El Chepe is the name for the passenger train which runs through Chihuahua’s Copper Canyons, starting from Los Mochis in Sinaloa. If you decide to visit Mexico, you really shouldn’t overlook this picturesque and often underrated train journey, which takes you through numerous pueblos mágicos (such as Creel) and puts you right at the heart of one of the most overlooked states in the country – Chihuahua. So, if you fancy something a little different and decidedly amazing, then keep El Chepe in mind.
Mexico’s Yucatán Peninsula is especially known for the hundreds (if not thousands) of cenotes which are dotted across its length and breadth, from Merida to the border with Central America. Given the prevalence of these ancient and mysterious Mayan sinkholes, they rank as one of Mexico’s top activities for non-adventurous and daredevil travelers alike. Choose from the more remote, virgin cenotes, or bigger and more well-known ones like Tulum’s Dos Ojos.
Speaking of adventure, if you’re into adrenaline-boosting activities, Mexico has more on offer than just cenote diving. You can zipline through the Jalisco jungle, skydive in Morelos or climb a mountain in Monterrey. Still not convinced? Get scuba certified on the Caribbean coastline, or go mountain biking through rugged Oaxaca state. The options are endless in Mexico when it comes to finding a new hobby, trying something you’ve never done before, or even just getting your heart racing.
With a street food scene that’s been recognized by UNESCO, taste-testing all the culinary treats on offer across Mexico is undoubtedly one of the most enriching experiences you can have in the country – not to mention one of the most delicious! Give everything from tacos to tortas, pozole to panuchos and even edible insects like chapulines and maguey worms a try, but always ensure that the stall you buy from looks busy, popular with the locals and has a source of running/fresh water.
The wealth of markets available across Mexico is impressive and they range from those which specialize in food – think La Merced in Mexico City – to those which are more apt for fashion fans or art lovers. So, no matter what your interests there’s sure to be a tianguis for you in Mexico, and there’s nothing like wandering through vibrant, winding passages and stumbling upon the perfect souvenir to take back home as a memento of your trip.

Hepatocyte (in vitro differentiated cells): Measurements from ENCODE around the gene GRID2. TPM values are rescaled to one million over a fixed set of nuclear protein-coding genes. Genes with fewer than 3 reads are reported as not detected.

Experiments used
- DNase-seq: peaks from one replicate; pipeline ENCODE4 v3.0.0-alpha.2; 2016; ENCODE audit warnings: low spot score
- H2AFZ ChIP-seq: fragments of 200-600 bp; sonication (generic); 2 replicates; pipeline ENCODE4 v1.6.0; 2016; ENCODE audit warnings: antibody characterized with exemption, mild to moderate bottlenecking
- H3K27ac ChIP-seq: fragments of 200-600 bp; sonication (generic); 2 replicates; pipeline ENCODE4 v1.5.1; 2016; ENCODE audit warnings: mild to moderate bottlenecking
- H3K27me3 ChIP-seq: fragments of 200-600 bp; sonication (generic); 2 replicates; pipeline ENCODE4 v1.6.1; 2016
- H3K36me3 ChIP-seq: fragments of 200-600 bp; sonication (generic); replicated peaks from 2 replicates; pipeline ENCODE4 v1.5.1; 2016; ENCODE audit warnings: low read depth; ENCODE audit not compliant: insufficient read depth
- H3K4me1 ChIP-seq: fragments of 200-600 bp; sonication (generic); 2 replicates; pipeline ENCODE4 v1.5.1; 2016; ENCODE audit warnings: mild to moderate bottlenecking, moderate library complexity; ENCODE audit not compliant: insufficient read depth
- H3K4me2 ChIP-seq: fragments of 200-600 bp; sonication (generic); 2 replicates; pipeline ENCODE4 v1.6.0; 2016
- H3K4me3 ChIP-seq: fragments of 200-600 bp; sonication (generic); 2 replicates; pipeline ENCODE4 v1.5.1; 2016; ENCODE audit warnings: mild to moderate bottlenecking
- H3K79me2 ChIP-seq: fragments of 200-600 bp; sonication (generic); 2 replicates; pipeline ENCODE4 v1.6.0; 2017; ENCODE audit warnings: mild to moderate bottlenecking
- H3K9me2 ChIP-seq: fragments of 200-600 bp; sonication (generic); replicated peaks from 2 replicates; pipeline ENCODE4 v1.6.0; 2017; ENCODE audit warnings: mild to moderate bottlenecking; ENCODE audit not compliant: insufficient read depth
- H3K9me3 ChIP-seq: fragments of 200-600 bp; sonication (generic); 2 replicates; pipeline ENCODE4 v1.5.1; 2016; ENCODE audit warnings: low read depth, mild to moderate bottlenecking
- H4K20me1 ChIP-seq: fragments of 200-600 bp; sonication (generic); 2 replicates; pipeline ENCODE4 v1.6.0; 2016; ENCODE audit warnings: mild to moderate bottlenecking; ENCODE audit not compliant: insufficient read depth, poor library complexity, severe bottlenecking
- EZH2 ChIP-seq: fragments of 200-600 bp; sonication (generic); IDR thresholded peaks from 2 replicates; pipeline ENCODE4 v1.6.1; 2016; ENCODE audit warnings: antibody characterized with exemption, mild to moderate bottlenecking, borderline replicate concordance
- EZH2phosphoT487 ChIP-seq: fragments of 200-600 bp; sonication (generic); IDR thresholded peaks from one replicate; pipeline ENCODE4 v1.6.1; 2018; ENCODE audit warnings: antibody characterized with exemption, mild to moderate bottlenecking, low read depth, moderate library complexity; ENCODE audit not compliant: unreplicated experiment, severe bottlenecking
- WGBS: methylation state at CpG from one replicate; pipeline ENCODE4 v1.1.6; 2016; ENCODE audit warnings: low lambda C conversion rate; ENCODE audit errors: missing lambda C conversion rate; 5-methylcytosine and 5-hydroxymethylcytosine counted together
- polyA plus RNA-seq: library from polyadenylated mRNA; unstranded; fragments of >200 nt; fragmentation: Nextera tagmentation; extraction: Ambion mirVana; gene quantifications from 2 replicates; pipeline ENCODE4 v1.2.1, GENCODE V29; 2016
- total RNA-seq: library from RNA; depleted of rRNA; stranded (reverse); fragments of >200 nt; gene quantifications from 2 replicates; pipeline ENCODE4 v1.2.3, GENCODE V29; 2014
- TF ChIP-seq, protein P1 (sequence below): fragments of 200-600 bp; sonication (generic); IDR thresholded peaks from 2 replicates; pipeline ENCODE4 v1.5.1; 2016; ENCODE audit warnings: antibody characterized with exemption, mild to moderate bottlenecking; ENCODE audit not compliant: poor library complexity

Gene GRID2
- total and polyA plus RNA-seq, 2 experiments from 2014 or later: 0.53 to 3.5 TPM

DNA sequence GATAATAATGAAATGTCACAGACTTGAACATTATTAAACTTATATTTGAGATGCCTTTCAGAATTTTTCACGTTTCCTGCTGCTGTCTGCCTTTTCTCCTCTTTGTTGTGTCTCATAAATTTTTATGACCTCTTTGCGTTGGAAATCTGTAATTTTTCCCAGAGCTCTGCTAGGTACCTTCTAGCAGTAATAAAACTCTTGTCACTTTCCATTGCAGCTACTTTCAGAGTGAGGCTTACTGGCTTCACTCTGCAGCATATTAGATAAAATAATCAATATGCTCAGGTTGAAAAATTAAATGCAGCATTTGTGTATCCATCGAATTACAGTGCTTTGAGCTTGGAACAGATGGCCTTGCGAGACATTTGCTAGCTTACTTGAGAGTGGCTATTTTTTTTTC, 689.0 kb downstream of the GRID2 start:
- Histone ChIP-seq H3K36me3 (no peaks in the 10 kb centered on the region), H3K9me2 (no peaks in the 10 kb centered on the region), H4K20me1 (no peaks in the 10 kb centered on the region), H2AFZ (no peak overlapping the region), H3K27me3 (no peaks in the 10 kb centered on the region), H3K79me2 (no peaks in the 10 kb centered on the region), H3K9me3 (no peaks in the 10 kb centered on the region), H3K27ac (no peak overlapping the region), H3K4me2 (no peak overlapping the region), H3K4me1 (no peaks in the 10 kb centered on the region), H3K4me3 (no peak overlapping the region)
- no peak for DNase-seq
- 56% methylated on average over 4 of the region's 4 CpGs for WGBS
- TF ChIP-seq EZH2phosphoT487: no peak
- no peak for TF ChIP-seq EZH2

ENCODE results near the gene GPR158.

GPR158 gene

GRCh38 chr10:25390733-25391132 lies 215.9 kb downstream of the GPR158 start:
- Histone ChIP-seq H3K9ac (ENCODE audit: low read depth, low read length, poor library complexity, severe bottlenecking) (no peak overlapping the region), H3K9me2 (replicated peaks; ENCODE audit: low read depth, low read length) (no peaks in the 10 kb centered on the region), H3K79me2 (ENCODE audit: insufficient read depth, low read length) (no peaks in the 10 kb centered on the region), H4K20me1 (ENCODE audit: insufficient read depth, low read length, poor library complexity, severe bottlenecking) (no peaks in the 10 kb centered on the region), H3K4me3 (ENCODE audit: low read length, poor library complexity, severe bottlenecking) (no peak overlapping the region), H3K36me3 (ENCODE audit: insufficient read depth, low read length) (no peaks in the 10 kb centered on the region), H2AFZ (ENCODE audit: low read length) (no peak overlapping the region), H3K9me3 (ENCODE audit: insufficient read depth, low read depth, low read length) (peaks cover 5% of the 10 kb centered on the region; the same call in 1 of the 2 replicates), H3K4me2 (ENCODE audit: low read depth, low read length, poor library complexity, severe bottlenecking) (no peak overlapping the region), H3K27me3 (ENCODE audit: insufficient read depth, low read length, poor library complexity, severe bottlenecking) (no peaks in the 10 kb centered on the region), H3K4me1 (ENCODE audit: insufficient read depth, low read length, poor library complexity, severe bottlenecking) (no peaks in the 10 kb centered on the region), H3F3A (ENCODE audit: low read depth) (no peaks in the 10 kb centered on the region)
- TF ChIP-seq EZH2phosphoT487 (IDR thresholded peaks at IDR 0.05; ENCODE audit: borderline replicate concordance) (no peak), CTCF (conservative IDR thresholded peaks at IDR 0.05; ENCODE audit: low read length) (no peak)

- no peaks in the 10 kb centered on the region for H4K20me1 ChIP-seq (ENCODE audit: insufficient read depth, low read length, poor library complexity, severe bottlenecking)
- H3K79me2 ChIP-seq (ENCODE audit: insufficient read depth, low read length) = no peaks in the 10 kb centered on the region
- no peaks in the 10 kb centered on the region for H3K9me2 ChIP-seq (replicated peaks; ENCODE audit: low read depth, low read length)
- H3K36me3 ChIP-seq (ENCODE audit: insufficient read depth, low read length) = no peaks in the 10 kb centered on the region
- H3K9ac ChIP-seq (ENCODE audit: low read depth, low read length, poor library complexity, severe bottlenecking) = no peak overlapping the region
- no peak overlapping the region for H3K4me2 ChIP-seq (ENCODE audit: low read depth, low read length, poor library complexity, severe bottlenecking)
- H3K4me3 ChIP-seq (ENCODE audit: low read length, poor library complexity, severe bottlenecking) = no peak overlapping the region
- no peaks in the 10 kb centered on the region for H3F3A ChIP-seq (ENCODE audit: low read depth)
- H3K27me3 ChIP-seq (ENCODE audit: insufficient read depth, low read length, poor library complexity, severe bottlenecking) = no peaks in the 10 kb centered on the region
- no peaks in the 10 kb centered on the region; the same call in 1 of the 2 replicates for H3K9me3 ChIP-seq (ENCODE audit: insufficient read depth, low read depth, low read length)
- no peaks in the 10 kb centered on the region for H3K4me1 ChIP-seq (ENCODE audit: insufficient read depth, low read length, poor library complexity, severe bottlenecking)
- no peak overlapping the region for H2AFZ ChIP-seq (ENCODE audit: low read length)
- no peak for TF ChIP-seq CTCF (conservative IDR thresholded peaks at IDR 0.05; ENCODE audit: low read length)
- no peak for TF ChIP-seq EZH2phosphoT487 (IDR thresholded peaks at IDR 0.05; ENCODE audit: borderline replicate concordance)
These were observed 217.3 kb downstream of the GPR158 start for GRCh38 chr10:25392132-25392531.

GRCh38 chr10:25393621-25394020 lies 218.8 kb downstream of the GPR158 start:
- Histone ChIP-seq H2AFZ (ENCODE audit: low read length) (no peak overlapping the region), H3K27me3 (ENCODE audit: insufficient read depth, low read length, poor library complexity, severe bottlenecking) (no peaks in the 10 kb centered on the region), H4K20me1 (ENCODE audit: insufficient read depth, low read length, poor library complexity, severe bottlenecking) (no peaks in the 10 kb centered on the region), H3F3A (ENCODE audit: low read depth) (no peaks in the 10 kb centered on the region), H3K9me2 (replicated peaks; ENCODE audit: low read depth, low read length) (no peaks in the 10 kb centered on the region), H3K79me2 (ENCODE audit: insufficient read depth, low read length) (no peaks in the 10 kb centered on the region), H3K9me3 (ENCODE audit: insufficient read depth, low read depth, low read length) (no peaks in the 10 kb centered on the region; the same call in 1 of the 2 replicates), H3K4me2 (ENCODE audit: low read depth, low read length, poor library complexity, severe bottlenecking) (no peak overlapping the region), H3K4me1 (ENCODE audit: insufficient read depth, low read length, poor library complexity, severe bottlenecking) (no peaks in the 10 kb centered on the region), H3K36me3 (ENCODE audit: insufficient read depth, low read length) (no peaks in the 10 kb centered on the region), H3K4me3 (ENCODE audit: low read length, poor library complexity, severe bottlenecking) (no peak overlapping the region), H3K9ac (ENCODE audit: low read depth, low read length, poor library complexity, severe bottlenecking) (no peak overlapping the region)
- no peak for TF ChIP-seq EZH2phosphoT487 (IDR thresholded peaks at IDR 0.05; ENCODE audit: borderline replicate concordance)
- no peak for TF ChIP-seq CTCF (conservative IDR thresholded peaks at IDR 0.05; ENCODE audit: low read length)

It’s pretty common knowledge that Mexico has a vast expanse of coastline, stretching from the Baja Peninsula right down through Jalisco on the Pacific coast and into the turquoise waters of the Cancún Caribbean. Therefore, even if you’re not a beach bum, relaxing for a day or two on some of the world’s most spectacular beaches is a must in Mexico, whether you choose the white sands of Tulum or the celebrity haven of Los Cabos. Alternatively, choose a surf-friendly beach like Puerto Escondido or Sayulita and learn a new skill while you’re there.
Don’t want to be surrounded by hordes of foreign tourists on your visit to Mexico? Well, get off the beaten path and try out some underrated activities or head to the lesser-known sights and sounds the country has to offer. Whether you’re in Mexico City or Monterrey (an underrated city destination in itself), you can check out anything from niche museums to interactive planetariums. However, one of the most unmissable and (pretty much) off-the-beaten-path options is definitely San Luis Potosí’s surrealist sculpture park in Xilitla.
Perhaps the biggest and most internationally well-known Mexican holiday is the magical and misunderstood Día de Muertos, which takes place annually in early November. Often mistaken for so-called Mexican Halloween, these vibrant celebrations are not a mourning of loss but a celebration of life, which entail all night vigils and traditional rituals. Some of the most iconic places to celebrate Day of the Dead in Mexico include Isla Janitzio, Michoacán, Oaxaca City, Oaxaca and Mixquic, Mexico City.
The Mesoamerican history of Mexico has left the modern-day republic with dozens of points of archaeological and historical interest, which can principally be found in the center and south of the country. From the popular and well-trodden paths of Teotihuacán in the State of Mexico, to one of the new wonders of the world Chichén Itzá in Yucatán, there are plenty of ruins to get your teeth into. Consider stopping by less well-known offerings, like Guadalajara’s Guachimontones and Tula’s Atlantes.
Finally, there’s no point visiting Mexico and not indulging in one (or all!) of the traditional alcoholic beverages the country is known for. Tequila is easily the most popular, but you should try to pay a visit to the town of Tequila, Jalisco to get a real taste for this traditional spirit, whereas mezcal (tequila’s cooler younger brother) should really be tried in Oaxaca. Finally, stick to the center of the country to give the ancient and unusual pulque a go too.